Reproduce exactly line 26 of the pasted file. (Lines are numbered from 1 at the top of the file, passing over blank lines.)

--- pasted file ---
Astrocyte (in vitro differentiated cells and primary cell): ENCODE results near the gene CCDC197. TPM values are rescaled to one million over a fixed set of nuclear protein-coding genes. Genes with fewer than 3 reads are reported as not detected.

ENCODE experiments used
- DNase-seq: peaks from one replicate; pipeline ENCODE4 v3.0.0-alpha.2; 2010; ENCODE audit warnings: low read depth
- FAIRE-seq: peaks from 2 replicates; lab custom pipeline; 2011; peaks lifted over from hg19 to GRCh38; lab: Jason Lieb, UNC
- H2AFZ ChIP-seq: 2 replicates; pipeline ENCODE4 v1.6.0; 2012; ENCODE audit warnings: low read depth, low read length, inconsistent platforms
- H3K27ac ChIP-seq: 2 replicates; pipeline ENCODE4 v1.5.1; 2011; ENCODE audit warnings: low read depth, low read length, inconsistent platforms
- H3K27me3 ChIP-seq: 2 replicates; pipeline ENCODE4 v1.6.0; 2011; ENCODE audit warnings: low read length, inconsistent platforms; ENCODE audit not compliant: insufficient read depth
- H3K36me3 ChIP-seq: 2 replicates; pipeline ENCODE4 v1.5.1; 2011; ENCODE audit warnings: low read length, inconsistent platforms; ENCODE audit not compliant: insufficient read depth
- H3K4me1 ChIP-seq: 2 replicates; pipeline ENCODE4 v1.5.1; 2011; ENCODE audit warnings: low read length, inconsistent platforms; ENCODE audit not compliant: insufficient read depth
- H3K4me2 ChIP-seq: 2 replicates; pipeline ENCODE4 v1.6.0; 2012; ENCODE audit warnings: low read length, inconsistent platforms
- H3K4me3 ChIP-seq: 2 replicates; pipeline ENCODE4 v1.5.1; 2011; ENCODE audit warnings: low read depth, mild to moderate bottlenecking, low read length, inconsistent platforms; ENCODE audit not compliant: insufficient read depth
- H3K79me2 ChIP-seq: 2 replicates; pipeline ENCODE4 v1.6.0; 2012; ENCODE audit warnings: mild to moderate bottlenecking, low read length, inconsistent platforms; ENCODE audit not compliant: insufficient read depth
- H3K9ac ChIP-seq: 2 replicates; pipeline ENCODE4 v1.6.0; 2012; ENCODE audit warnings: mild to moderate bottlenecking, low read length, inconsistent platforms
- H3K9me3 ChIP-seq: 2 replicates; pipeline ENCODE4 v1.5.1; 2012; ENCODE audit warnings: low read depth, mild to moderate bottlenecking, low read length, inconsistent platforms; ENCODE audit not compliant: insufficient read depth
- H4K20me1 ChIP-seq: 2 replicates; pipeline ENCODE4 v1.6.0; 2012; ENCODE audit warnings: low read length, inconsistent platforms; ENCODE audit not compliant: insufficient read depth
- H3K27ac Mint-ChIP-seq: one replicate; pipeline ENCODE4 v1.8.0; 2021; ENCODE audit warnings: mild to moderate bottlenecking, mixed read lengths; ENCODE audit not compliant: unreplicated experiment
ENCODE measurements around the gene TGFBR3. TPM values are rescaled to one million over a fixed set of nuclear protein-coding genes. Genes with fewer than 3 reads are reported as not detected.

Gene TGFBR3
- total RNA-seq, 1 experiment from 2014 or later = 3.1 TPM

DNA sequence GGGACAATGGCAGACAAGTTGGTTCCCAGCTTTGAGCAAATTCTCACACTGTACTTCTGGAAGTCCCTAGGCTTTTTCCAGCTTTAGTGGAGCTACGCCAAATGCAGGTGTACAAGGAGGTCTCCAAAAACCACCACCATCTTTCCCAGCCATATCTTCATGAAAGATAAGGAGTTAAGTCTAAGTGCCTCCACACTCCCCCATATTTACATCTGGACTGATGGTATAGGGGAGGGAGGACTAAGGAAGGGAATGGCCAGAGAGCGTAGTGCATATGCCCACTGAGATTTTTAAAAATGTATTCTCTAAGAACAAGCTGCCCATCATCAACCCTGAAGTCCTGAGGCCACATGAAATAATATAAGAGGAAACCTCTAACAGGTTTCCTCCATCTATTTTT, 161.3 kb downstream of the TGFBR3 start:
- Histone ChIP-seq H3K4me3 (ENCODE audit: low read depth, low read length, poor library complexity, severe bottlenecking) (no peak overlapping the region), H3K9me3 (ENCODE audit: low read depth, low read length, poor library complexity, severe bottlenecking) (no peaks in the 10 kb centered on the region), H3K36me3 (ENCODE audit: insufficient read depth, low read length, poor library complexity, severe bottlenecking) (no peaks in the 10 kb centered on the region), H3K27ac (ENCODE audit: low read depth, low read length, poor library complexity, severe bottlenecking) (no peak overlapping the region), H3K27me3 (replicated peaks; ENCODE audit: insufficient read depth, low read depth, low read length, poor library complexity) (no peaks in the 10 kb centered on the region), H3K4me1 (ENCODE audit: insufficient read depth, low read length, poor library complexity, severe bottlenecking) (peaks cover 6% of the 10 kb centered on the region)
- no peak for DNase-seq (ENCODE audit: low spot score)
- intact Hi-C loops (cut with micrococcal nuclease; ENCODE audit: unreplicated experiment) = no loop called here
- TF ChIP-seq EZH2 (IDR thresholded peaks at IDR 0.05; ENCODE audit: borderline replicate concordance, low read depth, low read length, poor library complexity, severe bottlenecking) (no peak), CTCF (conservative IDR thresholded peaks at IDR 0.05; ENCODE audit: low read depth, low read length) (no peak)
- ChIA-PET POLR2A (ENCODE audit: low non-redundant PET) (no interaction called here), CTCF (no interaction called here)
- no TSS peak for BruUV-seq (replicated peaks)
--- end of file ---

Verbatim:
- no TSS peak for BruUV-seq (replicated peaks)